What is Asset-Based Finance?
Asset-based finance is a specialized method of providing companies with working capital and term loans that use accounts receivable, inventory, machinery, equipment and real estate as collateral. It is essentially any loan to a company secured by one of the company's assets.
Asset-based funding is often used to pay for expenses when there are gaps in a company's cash flows, but can also be used for startup company financing, refinancing existing loans, financing growth, mergers and acquisitions, and for management buy-outs (MBOs) and buy-ins (MBIs).
Asset-based finance may also be called asset-based lending or commercial finance.
How Asset-Based Finance Works
An example of asset-based finance would be purchase order financing; this may be attractive to a company that has stretched its credit limits with vendors and has reached its lending capacity at the bank. The inability to finance raw materials to fill all orders would leave a company operating under capacity and could put the company at risk for closure.
- Asset-based financing is a way for companies to use property, inventory, and accounts receivable as collateral to obtain a loan.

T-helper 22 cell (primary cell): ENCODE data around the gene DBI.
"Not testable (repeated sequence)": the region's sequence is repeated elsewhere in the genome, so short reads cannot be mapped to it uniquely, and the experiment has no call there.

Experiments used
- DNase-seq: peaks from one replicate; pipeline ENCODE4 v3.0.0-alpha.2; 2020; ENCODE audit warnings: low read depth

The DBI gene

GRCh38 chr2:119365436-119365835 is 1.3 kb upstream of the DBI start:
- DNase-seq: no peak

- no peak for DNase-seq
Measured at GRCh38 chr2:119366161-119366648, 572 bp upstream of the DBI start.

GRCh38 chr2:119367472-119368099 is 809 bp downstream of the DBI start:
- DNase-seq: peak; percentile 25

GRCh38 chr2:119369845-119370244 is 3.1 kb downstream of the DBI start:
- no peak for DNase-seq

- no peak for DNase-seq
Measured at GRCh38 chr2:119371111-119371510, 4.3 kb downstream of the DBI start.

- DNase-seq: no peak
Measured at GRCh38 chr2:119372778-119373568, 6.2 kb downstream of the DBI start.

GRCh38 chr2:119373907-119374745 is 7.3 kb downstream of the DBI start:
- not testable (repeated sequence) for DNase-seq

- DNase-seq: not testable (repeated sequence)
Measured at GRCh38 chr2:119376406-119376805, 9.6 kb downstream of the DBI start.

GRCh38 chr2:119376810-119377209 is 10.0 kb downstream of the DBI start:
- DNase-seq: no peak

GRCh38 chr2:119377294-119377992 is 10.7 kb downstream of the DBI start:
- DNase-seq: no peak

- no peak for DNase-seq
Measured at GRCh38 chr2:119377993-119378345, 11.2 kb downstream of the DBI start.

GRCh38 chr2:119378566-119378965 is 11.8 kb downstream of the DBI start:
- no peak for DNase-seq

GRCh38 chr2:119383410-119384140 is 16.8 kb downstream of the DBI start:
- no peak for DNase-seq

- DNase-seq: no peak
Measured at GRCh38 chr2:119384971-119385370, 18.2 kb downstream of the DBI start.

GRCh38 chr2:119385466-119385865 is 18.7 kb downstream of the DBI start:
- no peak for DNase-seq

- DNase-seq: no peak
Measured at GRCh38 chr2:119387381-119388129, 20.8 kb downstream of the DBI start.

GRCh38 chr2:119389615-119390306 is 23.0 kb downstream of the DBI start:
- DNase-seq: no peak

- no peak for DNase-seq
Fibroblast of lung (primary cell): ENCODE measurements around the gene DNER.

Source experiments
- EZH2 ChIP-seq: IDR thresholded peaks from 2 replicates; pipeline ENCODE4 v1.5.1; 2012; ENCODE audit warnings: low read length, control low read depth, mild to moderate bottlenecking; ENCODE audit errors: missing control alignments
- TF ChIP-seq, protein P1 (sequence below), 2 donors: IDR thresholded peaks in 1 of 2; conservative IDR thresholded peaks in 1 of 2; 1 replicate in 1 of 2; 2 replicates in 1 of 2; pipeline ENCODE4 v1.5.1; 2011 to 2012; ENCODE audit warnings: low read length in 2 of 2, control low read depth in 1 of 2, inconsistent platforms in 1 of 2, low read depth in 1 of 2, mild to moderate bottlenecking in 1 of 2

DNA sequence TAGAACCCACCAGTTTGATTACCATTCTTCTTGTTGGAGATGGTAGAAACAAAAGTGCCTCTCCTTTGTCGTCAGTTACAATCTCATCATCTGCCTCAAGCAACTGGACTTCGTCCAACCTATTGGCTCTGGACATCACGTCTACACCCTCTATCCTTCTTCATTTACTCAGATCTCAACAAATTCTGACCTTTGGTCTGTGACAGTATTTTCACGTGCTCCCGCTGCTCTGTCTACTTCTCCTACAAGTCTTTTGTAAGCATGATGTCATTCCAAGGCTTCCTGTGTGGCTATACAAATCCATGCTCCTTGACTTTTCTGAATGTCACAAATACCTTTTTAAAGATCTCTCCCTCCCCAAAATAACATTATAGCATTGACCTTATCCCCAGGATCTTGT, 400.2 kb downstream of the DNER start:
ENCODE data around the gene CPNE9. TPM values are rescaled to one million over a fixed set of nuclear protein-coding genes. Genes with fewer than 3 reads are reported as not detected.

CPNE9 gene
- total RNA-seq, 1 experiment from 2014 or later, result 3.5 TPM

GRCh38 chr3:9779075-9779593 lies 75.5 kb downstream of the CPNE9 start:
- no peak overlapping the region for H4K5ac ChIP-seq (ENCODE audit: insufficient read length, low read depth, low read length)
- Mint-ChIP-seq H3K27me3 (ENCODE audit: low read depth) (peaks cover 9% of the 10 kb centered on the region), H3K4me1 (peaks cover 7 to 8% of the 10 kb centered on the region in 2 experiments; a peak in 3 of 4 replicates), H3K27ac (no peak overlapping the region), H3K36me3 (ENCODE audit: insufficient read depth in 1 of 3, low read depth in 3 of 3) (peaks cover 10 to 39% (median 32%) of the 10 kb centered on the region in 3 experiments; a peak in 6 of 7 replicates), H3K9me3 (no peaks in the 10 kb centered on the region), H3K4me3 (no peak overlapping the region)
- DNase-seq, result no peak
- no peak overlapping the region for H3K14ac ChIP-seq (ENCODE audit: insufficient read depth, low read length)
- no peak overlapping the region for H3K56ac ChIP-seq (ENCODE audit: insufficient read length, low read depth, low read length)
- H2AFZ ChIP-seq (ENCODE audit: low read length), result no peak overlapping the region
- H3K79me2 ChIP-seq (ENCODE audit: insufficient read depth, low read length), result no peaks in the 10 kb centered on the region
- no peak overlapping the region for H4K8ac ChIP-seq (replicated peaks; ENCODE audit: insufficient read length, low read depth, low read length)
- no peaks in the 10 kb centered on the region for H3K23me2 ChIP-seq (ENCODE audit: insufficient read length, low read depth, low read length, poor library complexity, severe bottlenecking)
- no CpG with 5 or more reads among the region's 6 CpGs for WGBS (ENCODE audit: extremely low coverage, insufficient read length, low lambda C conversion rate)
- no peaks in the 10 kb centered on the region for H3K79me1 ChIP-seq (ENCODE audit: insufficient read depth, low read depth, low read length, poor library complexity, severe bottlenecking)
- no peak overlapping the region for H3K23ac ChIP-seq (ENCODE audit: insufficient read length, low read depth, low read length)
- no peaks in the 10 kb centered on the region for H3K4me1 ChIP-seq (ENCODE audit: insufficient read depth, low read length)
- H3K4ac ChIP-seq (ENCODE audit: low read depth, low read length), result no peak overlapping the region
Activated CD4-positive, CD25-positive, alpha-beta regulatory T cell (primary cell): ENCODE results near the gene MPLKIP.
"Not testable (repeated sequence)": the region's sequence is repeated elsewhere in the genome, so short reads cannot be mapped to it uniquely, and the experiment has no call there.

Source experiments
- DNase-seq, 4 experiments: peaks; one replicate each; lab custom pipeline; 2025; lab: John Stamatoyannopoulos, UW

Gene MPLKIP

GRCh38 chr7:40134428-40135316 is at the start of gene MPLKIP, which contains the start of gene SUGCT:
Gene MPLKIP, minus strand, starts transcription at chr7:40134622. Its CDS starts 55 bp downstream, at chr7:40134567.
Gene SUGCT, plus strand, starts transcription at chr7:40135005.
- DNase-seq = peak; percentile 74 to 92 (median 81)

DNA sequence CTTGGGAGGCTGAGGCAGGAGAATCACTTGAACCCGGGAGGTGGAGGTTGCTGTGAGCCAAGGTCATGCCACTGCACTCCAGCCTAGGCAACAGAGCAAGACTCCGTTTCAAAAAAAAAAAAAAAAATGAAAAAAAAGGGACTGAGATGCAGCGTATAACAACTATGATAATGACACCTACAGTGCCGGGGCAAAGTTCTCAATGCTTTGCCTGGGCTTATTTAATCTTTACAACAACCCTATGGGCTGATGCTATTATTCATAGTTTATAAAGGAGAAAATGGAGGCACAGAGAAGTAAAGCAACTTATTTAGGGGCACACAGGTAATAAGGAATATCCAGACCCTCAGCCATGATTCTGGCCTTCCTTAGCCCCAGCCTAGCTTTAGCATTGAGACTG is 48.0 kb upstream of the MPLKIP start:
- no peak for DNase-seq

- Asset-based finance is a field solely used by businesses not by individuals seeking personal loans.
- These types of loans may be more flexible than traditional commercial loans.
- Other names for the asset-based finance industry are commercial finance and asset-based lending.
- Asset-based loan financing may be used by companies that need short-term working capital to keep day-to-day operations, like payroll, for example, up and running.
The asset-based lender finances the purchase of the raw material, and the purchase orders are then assigned to the lender. After the orders are filled, payment is made to the lender, and the lender then deducts its cost and fees and remits the balance to the company. The disadvantage of this type of financing, however, is the interest typically charged—which can be as high as prime plus 10%.
However, these loans do have lower interest rates than unsecured loans, because of the loan's collateral that allows the lender to recoup any losses if the borrower defaults.
Asset-based loans are agreements that secure the loan via collateral, like equipment or property owned by the borrower. Asset-based lending may be a line of credit, other than a cash-funded loan, but either way, the loan money is secured by inventory or accounts receivable—some sort of collateral from the borrower's business or properties.
The most frequent users of asset-based borrowing are small and mid-sized companies that are stable and that have physical assets of value. However, larger corporations do use asset-based loans from time to time, usually to cover short-term cash needs.
Asset-based finance lenders tend to favor liquid collateral that can be easily turned to cash if a default on the loan occurs. Physical assets, like machinery, property, or even inventory, may be less desirable for lenders. When it comes to providing an asset-based loan, lenders prefer companies with not only strong assets but also well-balanced accounts.